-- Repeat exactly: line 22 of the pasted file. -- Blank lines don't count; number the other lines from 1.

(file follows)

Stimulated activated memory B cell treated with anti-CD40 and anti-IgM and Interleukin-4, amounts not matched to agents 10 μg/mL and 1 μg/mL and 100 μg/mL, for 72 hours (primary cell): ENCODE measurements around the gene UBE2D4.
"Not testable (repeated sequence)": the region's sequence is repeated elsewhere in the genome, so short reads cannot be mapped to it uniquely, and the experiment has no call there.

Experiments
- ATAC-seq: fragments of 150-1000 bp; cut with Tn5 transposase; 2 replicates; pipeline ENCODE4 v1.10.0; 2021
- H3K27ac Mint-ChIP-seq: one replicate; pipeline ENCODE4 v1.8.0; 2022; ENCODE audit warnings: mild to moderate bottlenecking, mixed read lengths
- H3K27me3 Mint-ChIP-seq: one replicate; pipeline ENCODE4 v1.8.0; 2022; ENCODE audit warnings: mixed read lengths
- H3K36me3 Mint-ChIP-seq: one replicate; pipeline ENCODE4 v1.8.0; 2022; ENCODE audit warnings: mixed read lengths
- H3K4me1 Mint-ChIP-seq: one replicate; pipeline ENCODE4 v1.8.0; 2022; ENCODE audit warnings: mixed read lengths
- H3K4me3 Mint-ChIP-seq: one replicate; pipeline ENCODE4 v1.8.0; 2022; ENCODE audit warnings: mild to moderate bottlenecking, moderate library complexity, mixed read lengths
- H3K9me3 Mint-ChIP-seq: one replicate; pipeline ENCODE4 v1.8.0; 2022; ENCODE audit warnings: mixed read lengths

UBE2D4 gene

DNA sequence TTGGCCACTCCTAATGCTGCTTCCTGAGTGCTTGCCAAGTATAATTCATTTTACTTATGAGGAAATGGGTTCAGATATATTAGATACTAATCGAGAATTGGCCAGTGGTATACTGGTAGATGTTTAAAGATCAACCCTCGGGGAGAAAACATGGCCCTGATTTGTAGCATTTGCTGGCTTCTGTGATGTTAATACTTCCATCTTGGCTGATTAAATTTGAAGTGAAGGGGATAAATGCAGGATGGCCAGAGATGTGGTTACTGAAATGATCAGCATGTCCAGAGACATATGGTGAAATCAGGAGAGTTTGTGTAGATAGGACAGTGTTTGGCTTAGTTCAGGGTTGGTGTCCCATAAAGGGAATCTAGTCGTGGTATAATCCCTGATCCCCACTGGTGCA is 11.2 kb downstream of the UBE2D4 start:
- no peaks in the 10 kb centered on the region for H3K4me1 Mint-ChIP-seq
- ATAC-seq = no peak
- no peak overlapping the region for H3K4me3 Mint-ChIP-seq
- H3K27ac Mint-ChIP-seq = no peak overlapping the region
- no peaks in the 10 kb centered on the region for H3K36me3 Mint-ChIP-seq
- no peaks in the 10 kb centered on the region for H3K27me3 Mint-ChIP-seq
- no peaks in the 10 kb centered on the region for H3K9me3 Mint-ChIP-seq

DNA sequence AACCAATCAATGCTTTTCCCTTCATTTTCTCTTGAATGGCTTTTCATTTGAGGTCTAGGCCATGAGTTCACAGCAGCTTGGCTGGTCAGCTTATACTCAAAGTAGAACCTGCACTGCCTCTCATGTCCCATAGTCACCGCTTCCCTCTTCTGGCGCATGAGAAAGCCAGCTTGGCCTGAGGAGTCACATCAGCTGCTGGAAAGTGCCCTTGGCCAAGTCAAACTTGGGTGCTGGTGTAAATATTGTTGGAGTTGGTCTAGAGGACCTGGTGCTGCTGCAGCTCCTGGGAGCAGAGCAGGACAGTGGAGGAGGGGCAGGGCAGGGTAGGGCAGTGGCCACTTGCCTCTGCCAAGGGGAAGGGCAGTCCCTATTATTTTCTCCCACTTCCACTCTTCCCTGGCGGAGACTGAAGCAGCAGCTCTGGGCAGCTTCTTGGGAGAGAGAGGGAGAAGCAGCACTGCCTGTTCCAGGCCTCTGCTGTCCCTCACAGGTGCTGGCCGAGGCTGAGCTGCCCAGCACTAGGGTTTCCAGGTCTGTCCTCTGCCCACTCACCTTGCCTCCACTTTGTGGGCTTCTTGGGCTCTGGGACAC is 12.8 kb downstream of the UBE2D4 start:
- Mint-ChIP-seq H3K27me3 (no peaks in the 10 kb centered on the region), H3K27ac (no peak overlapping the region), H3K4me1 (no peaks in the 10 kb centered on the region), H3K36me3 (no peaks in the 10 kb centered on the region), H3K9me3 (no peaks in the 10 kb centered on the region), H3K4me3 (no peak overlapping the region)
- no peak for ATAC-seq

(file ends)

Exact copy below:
- no peak for ATAC-seq